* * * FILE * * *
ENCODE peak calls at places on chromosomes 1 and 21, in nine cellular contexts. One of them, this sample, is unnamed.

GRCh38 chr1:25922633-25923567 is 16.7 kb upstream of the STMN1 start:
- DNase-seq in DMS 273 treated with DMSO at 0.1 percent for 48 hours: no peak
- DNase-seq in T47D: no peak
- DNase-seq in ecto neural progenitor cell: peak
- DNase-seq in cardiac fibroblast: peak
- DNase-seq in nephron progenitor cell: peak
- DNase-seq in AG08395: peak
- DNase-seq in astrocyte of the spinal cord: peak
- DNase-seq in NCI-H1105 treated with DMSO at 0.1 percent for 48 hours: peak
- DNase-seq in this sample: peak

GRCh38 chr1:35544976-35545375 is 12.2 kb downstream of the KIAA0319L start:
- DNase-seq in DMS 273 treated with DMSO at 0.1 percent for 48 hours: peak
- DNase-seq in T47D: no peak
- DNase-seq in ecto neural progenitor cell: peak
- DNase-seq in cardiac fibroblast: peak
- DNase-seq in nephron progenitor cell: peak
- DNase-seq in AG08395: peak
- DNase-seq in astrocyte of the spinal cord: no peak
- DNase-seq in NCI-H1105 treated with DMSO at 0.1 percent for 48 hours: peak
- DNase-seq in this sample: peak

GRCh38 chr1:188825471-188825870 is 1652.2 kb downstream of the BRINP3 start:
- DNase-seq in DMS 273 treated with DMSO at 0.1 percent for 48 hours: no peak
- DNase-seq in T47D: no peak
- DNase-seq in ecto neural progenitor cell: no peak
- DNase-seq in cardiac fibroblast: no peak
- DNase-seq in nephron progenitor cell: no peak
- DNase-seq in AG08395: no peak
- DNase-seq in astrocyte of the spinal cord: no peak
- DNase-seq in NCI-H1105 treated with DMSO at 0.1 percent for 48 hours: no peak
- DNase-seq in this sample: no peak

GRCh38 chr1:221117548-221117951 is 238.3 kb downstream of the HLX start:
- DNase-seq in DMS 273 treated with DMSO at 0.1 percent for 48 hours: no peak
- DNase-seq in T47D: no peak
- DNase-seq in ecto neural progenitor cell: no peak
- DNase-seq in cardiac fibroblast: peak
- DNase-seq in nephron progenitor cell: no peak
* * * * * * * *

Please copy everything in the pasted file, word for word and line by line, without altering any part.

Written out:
ENCODE peak calls at places on chromosomes 1 and 21, in nine cellular contexts. One of them, this sample, is unnamed.

GRCh38 chr1:25922633-25923567 is 16.7 kb upstream of the STMN1 start:
- DNase-seq in DMS 273 treated with DMSO at 0.1 percent for 48 hours: no peak
- DNase-seq in T47D: no peak
- DNase-seq in ecto neural progenitor cell: peak
- DNase-seq in cardiac fibroblast: peak
- DNase-seq in nephron progenitor cell: peak
- DNase-seq in AG08395: peak
- DNase-seq in astrocyte of the spinal cord: peak
- DNase-seq in NCI-H1105 treated with DMSO at 0.1 percent for 48 hours: peak
- DNase-seq in this sample: peak

GRCh38 chr1:35544976-35545375 is 12.2 kb downstream of the KIAA0319L start:
- DNase-seq in DMS 273 treated with DMSO at 0.1 percent for 48 hours: peak
- DNase-seq in T47D: no peak
- DNase-seq in ecto neural progenitor cell: peak
- DNase-seq in cardiac fibroblast: peak
- DNase-seq in nephron progenitor cell: peak
- DNase-seq in AG08395: peak
- DNase-seq in astrocyte of the spinal cord: no peak
- DNase-seq in NCI-H1105 treated with DMSO at 0.1 percent for 48 hours: peak
- DNase-seq in this sample: peak

GRCh38 chr1:188825471-188825870 is 1652.2 kb downstream of the BRINP3 start:
- DNase-seq in DMS 273 treated with DMSO at 0.1 percent for 48 hours: no peak
- DNase-seq in T47D: no peak
- DNase-seq in ecto neural progenitor cell: no peak
- DNase-seq in cardiac fibroblast: no peak
- DNase-seq in nephron progenitor cell: no peak
- DNase-seq in AG08395: no peak
- DNase-seq in astrocyte of the spinal cord: no peak
- DNase-seq in NCI-H1105 treated with DMSO at 0.1 percent for 48 hours: no peak
- DNase-seq in this sample: no peak

GRCh38 chr1:221117548-221117951 is 238.3 kb downstream of the HLX start:
- DNase-seq in DMS 273 treated with DMSO at 0.1 percent for 48 hours: no peak
- DNase-seq in T47D: no peak
- DNase-seq in ecto neural progenitor cell: no peak
- DNase-seq in cardiac fibroblast: peak
- DNase-seq in nephron progenitor cell: no peak